Alcohol has long been known to cause hangovers. But did you know alcohol also affects our brains? The human body metabolises alcohol at a rate of approximately 0.1% per hour. This means that after drinking only two glasses of wine, you will reach peak blood alcohol levels (BAL) within four hours.
Alcohol is a depressant drug that slows down the central nervous system. It causes the release of dopamine, serotonin, and norepinephrine, which makes us feel happy and relaxed. However, excessive consumption of alcohol can cause damage to the brain.
Our Brain – A Sponge for Alcohol
The brain contains about 100 billion neurons. These are nerve cells in your brain responsible for transmitting electrical signals throughout your body. They are made up of cell bodies called neurons and networks of dendrites, axons and synapses.
These communicate with each other via chemical signalling across tiny gaps between them. This process occurs at an extremely high speed. When we drink alcohol it passes into the bloodstream and spreads around the body.
It then reaches the brain where it binds to specific proteins called GABAA receptors. These are found on the surface of the neuron cell membranes. Once they bind to these receptors, they become activated. The more bound receptors there are, the greater the effect of the alcohol on the neurons. This results in slower reactions and impaired memory.
When alcohol enters your brain, the first area affected is the cerebral cortex. This is one part of the brain that controls thinking skills such as speech or motor control. It is involved in complex functions like memory and sensory perception. However, once alcohol gets into the brain it does not affect all parts equally. Some areas of the cortex remain unaffected by alcohol while others are inhibited.
There are regions that send messages to and receive information from the rest of the brain. One region is located near the hippocampus. This part of the brain performs three main functions:
- Memory formation
- Learning new things
- Mood regulation
While the frontal lobe is responsible for higher-level cognitive processes including planning, judgement, decision making and emotional responses.
Also, read: How To Stay Healthy During Addiction Recovery
Effects of Over Drinking
Overdrinking leads to increased stress hormones like cortisol. Cortisol increases the activity of certain enzymes that break down stored fats into fatty acids. These fatty acids cross the blood-brain barrier and enter your brain. They act as fuel for your brain cells.
The brain stores most of its own fat during childhood. When this fat supply is depleted, your body starts to use its muscle mass instead. If you continue to overdrink, your liver releases large amounts of free fatty acids into your bloodstream. As a result, your muscles start to waste away.
If you keep consuming alcohol, your body eventually begins to produce less insulin, as well. Insulin is produced when glucose levels rise in the blood. Insulin helps convert sugar to energy. When your pancreas stops producing insulin, your liver no longer converts it back to sugar. Because your liver has no way to get rid of the extra insulin, it builds up inside your tissues.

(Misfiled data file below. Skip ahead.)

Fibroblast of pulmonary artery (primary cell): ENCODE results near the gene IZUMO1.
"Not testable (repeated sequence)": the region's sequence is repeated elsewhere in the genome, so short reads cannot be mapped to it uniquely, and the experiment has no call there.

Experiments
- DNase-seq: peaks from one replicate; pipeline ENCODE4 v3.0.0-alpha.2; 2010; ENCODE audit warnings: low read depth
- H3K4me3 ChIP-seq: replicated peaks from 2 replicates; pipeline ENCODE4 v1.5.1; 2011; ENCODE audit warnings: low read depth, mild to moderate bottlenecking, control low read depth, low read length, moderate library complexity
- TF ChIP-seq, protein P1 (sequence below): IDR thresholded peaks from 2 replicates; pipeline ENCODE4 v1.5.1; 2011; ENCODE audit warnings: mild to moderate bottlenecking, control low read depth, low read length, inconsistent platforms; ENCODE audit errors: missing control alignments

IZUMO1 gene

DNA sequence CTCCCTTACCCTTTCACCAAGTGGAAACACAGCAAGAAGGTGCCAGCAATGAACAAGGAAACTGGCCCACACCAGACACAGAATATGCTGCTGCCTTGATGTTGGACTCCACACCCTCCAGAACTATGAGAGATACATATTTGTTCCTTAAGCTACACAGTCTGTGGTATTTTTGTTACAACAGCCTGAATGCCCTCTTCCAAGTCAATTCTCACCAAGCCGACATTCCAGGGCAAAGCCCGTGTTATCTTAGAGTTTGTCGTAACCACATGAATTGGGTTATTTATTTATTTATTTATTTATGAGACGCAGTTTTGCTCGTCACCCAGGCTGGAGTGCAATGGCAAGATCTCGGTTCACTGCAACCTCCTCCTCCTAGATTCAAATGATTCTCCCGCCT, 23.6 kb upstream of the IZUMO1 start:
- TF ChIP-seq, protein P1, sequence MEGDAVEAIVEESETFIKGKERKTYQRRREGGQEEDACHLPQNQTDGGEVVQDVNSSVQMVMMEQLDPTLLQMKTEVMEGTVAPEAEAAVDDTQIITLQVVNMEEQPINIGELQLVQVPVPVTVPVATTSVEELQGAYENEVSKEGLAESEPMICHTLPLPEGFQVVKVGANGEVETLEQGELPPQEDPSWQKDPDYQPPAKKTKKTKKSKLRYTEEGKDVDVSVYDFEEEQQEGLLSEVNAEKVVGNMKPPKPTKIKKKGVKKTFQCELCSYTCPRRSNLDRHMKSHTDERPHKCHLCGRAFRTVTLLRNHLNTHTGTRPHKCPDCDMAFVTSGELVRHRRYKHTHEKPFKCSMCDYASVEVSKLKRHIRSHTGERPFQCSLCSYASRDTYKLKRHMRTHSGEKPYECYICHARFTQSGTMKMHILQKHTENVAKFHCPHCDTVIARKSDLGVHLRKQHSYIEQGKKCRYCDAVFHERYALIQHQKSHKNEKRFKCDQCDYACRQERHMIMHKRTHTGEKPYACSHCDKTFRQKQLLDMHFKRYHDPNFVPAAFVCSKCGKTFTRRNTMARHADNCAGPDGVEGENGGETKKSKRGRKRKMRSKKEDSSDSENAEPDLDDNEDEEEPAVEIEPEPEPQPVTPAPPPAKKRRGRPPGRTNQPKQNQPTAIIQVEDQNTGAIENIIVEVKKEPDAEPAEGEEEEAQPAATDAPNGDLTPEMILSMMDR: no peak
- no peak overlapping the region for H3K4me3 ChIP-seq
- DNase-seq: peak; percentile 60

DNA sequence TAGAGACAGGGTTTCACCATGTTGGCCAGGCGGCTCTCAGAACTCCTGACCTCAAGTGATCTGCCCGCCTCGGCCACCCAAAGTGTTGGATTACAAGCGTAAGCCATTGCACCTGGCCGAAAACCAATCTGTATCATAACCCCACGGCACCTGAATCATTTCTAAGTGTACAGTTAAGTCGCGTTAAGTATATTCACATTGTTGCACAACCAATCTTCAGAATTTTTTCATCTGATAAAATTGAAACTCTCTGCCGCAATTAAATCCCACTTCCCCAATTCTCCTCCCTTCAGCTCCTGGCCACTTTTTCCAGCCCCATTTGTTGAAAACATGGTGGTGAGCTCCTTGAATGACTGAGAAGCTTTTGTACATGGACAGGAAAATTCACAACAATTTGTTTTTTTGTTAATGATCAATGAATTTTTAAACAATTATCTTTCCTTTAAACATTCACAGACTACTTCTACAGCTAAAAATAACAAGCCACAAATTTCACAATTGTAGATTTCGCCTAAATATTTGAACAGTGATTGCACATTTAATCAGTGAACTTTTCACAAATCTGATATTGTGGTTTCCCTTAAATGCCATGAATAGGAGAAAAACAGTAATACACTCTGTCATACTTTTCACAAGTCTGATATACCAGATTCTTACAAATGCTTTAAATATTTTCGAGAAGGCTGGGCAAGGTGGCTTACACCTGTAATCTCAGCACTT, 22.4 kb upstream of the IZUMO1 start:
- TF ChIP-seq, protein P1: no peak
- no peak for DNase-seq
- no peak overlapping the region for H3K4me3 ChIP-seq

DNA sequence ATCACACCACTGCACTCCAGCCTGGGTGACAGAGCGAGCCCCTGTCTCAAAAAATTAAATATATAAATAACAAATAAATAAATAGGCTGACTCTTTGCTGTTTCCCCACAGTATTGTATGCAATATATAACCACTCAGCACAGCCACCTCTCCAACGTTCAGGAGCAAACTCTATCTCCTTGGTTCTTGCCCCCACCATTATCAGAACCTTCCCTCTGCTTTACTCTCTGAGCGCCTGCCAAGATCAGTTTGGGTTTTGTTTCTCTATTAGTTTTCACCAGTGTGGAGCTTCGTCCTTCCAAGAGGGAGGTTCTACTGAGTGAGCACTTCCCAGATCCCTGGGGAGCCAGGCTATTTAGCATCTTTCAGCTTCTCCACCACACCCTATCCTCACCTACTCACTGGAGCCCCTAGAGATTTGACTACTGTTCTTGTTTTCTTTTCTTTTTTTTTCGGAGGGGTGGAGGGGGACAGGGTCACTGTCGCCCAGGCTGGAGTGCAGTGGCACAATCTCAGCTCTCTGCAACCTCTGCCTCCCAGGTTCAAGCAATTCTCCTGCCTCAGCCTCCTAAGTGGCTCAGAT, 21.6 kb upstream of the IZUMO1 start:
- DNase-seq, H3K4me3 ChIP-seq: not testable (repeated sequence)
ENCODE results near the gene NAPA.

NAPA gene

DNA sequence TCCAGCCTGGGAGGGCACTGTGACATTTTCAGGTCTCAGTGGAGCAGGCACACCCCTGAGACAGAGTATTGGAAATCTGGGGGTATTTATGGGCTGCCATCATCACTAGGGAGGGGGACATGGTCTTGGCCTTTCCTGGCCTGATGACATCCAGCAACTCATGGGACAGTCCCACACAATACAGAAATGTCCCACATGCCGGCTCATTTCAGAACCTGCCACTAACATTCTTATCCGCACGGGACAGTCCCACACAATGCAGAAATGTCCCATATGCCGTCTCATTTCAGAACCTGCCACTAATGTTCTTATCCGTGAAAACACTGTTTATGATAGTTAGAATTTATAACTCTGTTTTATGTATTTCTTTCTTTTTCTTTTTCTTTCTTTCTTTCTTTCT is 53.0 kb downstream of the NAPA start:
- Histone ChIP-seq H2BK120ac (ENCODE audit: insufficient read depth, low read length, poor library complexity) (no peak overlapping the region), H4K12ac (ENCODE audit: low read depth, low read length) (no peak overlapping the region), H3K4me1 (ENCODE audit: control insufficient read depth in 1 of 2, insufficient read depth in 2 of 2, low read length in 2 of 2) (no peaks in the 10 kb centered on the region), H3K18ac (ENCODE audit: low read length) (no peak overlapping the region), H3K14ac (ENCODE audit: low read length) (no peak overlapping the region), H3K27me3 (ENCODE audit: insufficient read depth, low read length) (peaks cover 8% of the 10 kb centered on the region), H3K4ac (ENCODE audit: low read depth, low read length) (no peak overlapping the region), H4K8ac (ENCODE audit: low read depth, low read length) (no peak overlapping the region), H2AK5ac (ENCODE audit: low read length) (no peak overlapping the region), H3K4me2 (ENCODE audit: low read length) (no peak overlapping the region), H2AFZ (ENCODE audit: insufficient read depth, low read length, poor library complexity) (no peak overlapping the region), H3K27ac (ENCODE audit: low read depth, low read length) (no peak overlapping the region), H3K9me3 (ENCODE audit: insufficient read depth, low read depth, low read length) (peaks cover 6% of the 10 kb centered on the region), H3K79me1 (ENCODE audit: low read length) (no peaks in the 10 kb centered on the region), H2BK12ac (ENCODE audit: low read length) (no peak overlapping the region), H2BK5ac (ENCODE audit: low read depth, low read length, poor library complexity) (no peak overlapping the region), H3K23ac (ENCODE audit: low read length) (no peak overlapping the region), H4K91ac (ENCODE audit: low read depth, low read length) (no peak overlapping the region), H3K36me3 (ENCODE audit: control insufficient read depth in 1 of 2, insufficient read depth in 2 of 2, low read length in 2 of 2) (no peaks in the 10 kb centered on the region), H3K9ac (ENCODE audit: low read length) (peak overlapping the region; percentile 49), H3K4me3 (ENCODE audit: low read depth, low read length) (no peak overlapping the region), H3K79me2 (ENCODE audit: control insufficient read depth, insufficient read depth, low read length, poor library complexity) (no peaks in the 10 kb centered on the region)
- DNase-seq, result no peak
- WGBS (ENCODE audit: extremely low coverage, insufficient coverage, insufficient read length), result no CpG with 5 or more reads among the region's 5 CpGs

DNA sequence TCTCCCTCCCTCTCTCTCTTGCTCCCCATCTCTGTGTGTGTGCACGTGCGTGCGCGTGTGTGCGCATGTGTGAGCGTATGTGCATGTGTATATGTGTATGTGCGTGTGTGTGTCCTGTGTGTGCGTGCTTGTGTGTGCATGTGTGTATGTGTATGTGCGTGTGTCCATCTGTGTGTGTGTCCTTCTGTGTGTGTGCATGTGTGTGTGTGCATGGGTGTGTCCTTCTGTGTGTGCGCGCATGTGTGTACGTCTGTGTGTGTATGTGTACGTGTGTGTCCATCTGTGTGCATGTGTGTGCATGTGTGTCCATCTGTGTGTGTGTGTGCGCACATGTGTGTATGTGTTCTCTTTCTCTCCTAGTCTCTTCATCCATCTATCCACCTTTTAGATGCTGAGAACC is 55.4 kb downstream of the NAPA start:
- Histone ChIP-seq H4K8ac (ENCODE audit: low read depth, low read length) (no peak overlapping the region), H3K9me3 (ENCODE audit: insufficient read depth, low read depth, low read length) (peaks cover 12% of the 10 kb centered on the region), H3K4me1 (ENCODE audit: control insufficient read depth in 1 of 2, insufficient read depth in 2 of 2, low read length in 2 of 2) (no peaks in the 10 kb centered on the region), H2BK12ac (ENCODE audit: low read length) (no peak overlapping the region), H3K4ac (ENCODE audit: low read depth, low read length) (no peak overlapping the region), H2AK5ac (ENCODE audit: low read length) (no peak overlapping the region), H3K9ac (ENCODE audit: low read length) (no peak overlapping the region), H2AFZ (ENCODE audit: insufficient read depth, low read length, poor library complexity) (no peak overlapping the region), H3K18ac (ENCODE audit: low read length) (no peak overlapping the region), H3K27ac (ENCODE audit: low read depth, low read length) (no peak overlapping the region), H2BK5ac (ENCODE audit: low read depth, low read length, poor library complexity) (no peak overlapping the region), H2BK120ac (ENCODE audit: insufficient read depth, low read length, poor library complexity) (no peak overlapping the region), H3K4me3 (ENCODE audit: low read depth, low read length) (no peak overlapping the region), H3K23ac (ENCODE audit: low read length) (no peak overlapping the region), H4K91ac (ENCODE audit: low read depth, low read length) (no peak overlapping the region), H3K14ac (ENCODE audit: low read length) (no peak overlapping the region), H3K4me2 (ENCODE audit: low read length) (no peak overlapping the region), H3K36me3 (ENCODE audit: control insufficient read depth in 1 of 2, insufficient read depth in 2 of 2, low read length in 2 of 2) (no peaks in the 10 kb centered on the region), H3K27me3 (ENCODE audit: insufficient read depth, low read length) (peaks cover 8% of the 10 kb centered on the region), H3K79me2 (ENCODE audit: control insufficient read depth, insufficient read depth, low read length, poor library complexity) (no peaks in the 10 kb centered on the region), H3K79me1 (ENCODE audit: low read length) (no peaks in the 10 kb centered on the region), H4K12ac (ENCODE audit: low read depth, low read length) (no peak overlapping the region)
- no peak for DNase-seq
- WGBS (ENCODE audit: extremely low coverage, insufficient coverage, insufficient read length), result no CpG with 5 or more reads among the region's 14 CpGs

This build-up of insulin contributes to the accumulation of fat in your liver and pancreas. In fact, researchers have discovered that people who regularly drink heavily accumulate twice as much abdominal fat as heavy drinkers who consume the same amount of calories but only occasionally.
In addition to causing obesity, too much alcohol intake also affects how your body metabolises carbohydrates.
As you can see, alcohol abuse can be extremely detrimental for your brain’s health. If you are having trouble with alcohol abuse, consider getting treatment for alcohol addiction as soon as possible and start living a healthier, happier life.
Finding the Right Treatment for Alcohol Abuse
If you are looking for alcoholism treatment, the first thing you need to go through is alcohol detox. Detoxification is a process of several steps designed to flush out toxins from your body so you can recover faster and feel better overall.
You can contact a private treatment provider, an NHS hotline, a charity hotline or your GP to ask about opportunities around your locations. However, inpatient detox is not the only option for healing from alcohol addiction’s effects.
UK Home Detox staff recommend only trusting services that offer supervised home detoxes, such as theirs. Supervised detox guarantees complete security and medical assistance. Without these, there are serious withdrawal symptoms that, if left untreated and unregulated, may lead to a visit to the ER. However, with the right medical help, it is a rare occurrence.
If you are binge drinking, drinking as a way to self-medicate for a mental health issue, stress or exhaustion, you are abusing alcohol. In this case, you should seek assistance and see what is the better way to handle your specific issue.
To better heal, you will also need the support of a close friend, a trusted relative and family member, your partner or medically trained personnel. Even if the at-home detox provider has 24/7 assistance available and on-call medics, there should always be someone with you to support and help out when you most need it.
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